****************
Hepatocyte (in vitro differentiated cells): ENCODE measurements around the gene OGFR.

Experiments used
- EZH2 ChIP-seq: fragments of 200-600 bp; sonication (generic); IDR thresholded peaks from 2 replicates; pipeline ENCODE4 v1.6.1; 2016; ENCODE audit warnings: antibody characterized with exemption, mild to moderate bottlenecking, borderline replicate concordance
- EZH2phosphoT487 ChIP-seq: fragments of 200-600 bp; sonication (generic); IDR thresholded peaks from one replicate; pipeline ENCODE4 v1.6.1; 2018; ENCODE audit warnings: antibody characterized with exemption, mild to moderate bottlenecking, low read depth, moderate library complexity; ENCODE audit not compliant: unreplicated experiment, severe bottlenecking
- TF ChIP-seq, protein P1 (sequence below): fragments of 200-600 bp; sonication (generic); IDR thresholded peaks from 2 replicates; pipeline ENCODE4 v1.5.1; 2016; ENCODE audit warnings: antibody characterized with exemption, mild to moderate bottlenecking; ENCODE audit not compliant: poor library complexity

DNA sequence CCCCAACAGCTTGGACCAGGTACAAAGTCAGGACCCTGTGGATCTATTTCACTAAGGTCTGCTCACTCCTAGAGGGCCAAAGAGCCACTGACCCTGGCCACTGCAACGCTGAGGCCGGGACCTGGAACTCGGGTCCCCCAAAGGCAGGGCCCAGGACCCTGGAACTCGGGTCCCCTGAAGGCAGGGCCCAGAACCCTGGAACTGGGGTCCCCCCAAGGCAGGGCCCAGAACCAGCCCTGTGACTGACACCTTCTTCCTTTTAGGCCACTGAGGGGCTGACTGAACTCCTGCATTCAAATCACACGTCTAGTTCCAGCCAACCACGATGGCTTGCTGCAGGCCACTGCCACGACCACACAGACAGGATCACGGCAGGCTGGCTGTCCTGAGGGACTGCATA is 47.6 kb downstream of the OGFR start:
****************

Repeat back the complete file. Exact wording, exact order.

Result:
Hepatocyte (in vitro differentiated cells): ENCODE measurements around the gene OGFR.

Experiments used
- EZH2 ChIP-seq: fragments of 200-600 bp; sonication (generic); IDR thresholded peaks from 2 replicates; pipeline ENCODE4 v1.6.1; 2016; ENCODE audit warnings: antibody characterized with exemption, mild to moderate bottlenecking, borderline replicate concordance
- EZH2phosphoT487 ChIP-seq: fragments of 200-600 bp; sonication (generic); IDR thresholded peaks from one replicate; pipeline ENCODE4 v1.6.1; 2018; ENCODE audit warnings: antibody characterized with exemption, mild to moderate bottlenecking, low read depth, moderate library complexity; ENCODE audit not compliant: unreplicated experiment, severe bottlenecking
- TF ChIP-seq, protein P1 (sequence below): fragments of 200-600 bp; sonication (generic); IDR thresholded peaks from 2 replicates; pipeline ENCODE4 v1.5.1; 2016; ENCODE audit warnings: antibody characterized with exemption, mild to moderate bottlenecking; ENCODE audit not compliant: poor library complexity

DNA sequence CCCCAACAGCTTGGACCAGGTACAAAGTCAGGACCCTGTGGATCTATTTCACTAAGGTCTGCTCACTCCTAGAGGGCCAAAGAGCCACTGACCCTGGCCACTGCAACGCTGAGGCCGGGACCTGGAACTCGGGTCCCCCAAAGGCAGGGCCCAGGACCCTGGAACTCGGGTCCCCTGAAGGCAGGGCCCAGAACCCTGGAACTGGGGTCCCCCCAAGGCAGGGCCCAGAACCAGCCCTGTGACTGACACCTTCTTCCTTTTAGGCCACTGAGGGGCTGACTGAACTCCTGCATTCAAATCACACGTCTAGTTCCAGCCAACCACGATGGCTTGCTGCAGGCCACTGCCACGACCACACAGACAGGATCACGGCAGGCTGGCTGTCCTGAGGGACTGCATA is 47.6 kb downstream of the OGFR start: